Hiking the 'Boat, again

Author Diane White-Crane expands on guide she wrote nine years ago


— While exploring trails for the sequel to Steamboat's best-selling hiking guidebook "Hiking the 'Boat," author Diane White-Crane and her husband encountered several bow hunters, who invited the couple to share a snack with them.

Hours after White-Crane and her husband left, one of the bow hunters got lost east of the trail. The hunter's body was found three-and-a-half days later.

"Tragically, he had lost his bearings and walked off a steep cliff in the dark...," she writes, in "Hiking the 'Boat II," an update of the nine-year-old original. "His name was Kris, and it's to his memory that I name this lovely hike the 'Bow Hunter Trail,' and that I ask you lost or not never to bushwhack in the dark."

White-Crane laces the 312-page book with numerous anecdotes and pictures to bring the 108 featured hikes to life. The book updates 30 hikes in the original "Hiking the 'Boat" and details 78 new ones. Each hike analysis features hard information: distance (in mileage), beginning and ending elevations, illustrated maps, driving directions and acreage and depth of lakes and reservoirs.

"The book (Hiking the 'Boat) has been out for nine years, and it was only 30 hikes, and you have to periodically update a hiking book anyway because things change," White-Crane said. "I just figured that if I was going to go through the trouble of updating, I'd do a super-duper book."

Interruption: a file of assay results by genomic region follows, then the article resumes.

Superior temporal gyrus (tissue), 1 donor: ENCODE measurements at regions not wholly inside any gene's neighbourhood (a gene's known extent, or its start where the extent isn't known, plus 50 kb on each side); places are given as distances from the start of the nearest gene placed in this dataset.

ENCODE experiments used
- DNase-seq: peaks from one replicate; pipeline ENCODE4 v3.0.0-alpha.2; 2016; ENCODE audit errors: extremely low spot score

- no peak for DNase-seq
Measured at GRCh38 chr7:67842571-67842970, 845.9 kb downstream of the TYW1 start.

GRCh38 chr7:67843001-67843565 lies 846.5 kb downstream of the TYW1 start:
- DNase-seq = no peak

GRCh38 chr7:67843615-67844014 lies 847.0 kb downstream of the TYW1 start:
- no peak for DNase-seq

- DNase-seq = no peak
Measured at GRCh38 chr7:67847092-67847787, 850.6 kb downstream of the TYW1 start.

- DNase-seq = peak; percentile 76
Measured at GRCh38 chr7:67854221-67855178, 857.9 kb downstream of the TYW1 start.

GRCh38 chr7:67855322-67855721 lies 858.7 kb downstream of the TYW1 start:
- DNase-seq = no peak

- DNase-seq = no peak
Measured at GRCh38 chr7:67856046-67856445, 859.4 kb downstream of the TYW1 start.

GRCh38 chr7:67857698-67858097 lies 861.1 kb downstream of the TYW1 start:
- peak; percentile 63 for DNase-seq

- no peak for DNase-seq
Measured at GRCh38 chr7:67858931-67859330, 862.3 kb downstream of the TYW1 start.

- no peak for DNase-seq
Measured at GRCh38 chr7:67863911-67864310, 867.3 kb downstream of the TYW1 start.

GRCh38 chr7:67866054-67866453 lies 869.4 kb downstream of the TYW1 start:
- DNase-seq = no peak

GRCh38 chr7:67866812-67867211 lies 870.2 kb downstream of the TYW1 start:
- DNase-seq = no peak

The book also rates trails for suitability with children, with sections on back-country safety and wilderness ethics. Mountain bikers will find bike-friendly trail information, while fishing enthusiasts will get to know the perfect spots to catch particular types of fish for trails near bodies of water. Also thrown in are famous quotations and proverbs, as well as nature notes by local naturalist Karen Vail. These "Yampatika Notes" are particularly interesting, with bits of local history and ways to interact with animals on the trail.

"I wanted to provide a little food for thought for my readers, to help them think about a special environmental or spiritual aspect of hiking in a particular area," White-Crane said.

White-Crane used more than 140 quotes in the book, which took three years to complete. Much of the time was spent exploring, re-hiking and updating the original hikes including those affected by debris from powerful winds in 1997, and a few that were rerouted and going through the 78 new hikes.

White-Crane's husband accompanied her on several hikes, and a pair of llamas, Sammy and Dudley, proved to be extremely valuable companions.

"Since I'm no longer able to carry a heavy backpack, using these pack llamas allowed me to go out further, and then stay out longer, on wilderness trips," White-Crane said.

Often dubbed "The Llama Lady," White-Crane appears at local and national schools singing songs from "Songs For Llama Lovers Young and Old," her Washington Area Music Association-nominated children's album, and reading from her second book, "Stop Spitting at Your Brother! Life Lessons of a Rocky Mountain Llama."

"Hiking the 'Boat II" is an expanded follow-up, that is superior to the original.

"The whole thing was an undertaking, making it as complete as I did," White-Crane said. "It involved a lot of discipline. I had to lay out a plan and stay on it and really get all the hikes done.

"It's opening the door to so many hikes that a lot of people don't have time to explore, they want you to lay it all out for them."


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